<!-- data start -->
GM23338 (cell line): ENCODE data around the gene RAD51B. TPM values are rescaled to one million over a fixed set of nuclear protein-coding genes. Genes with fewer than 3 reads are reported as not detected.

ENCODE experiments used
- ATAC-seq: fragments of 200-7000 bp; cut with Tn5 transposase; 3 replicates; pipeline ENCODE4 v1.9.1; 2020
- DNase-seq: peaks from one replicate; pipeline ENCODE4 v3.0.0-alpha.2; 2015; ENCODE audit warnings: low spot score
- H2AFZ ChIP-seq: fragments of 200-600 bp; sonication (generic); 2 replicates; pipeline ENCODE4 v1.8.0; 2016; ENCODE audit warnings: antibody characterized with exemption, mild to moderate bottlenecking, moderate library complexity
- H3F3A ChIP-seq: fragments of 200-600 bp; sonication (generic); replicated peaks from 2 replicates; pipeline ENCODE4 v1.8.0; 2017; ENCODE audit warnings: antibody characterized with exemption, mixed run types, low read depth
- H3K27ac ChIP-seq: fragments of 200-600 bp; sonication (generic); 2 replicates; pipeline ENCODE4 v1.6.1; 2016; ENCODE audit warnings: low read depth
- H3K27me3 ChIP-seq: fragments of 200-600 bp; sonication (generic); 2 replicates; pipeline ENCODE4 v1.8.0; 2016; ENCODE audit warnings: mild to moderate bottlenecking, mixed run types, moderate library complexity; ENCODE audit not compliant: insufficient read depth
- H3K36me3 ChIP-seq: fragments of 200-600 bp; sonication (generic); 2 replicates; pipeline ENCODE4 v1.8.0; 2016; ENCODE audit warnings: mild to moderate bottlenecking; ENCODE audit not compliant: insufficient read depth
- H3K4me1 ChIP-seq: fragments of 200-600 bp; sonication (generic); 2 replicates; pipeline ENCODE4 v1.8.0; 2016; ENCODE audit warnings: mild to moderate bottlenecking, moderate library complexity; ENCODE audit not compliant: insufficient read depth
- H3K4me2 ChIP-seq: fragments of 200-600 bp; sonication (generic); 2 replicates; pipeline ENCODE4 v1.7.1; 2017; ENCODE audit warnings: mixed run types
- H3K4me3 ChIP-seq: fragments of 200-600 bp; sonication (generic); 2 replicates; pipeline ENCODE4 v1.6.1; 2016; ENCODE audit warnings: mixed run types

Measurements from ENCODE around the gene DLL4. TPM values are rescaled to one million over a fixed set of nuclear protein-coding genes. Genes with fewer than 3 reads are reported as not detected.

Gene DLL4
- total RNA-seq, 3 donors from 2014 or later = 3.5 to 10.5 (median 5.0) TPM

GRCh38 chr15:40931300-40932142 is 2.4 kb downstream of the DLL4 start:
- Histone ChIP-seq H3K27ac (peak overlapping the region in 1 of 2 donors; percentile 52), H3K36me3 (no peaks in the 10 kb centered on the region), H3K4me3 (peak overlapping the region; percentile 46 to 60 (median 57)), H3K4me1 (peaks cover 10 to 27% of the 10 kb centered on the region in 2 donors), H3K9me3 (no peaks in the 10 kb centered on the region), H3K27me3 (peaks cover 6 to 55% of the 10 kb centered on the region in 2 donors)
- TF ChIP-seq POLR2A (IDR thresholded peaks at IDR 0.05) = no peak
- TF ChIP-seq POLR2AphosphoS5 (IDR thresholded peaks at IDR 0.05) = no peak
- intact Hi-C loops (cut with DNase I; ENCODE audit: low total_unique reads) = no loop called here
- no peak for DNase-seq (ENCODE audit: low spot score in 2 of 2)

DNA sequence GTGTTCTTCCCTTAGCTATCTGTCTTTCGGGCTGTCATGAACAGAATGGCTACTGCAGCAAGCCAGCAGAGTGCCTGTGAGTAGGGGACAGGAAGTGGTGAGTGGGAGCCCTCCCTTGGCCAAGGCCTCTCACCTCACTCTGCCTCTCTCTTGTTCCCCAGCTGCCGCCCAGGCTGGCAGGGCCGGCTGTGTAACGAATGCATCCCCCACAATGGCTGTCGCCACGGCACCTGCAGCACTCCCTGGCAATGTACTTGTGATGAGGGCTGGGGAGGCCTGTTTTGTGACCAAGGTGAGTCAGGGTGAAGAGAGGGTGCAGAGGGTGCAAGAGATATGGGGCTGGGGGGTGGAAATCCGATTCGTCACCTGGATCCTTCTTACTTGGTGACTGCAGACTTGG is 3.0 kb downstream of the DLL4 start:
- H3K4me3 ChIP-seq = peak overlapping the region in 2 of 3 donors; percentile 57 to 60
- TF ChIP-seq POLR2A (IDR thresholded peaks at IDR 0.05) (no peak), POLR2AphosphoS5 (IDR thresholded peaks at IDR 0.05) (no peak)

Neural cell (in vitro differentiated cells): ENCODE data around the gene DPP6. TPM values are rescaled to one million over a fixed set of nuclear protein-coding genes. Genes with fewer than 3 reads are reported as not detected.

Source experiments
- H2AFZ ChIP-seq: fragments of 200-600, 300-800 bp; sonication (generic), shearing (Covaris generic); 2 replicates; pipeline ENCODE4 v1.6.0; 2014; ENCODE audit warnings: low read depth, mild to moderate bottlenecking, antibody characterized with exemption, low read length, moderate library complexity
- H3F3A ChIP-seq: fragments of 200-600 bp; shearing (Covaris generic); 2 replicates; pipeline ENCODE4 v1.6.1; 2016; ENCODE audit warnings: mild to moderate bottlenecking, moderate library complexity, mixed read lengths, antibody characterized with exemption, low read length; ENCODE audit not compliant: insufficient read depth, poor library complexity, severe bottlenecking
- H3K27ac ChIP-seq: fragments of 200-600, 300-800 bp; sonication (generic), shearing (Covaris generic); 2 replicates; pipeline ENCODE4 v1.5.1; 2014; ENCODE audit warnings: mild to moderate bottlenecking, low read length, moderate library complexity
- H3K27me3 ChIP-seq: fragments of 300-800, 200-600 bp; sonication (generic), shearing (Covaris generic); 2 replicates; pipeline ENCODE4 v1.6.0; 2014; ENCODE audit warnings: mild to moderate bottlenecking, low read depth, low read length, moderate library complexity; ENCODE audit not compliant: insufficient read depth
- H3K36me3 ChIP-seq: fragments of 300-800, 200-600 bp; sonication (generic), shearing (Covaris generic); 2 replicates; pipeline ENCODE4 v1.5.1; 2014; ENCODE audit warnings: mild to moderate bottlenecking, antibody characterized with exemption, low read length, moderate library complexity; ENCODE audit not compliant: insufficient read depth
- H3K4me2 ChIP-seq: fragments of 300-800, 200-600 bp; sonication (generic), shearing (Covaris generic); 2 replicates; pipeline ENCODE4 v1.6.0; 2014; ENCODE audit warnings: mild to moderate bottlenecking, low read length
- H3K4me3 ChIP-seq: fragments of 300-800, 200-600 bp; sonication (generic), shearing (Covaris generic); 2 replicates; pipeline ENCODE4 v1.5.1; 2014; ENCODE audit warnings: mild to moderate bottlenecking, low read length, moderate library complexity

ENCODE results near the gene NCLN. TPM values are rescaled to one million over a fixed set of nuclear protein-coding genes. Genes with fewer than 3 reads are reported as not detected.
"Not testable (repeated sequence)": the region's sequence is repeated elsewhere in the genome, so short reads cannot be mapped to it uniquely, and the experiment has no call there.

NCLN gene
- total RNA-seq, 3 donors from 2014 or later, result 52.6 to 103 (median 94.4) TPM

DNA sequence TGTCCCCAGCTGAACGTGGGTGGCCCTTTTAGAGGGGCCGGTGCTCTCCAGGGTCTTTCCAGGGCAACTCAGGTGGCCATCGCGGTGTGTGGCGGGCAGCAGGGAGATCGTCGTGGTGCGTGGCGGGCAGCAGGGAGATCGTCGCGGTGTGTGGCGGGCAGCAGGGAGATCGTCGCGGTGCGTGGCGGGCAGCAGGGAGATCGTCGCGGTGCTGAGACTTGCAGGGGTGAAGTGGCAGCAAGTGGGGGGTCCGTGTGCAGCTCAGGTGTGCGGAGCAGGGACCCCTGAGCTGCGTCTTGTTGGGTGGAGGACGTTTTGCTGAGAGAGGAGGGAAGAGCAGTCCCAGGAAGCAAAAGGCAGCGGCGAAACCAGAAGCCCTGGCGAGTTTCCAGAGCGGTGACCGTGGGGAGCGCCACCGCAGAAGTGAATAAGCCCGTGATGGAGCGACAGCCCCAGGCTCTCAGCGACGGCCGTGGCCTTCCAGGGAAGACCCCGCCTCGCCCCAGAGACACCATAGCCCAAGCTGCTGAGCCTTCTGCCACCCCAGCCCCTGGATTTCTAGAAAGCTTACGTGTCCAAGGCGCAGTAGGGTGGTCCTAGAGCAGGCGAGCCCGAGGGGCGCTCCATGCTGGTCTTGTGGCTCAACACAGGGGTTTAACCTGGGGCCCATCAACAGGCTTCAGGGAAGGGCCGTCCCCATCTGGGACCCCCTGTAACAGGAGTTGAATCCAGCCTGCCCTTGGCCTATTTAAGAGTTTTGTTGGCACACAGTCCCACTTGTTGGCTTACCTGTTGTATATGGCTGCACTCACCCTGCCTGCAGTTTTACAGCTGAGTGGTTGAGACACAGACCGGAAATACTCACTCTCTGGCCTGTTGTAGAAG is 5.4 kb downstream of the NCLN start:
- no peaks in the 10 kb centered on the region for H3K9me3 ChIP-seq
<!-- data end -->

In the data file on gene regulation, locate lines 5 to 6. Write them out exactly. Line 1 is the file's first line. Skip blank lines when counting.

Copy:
- H2AFZ ChIP-seq: fragments of 200-600 bp; sonication (generic); 2 replicates; pipeline ENCODE4 v1.8.0; 2016; ENCODE audit warnings: antibody characterized with exemption, mild to moderate bottlenecking, moderate library complexity
- H3F3A ChIP-seq: fragments of 200-600 bp; sonication (generic); replicated peaks from 2 replicates; pipeline ENCODE4 v1.8.0; 2017; ENCODE audit warnings: antibody characterized with exemption, mixed run types, low read depth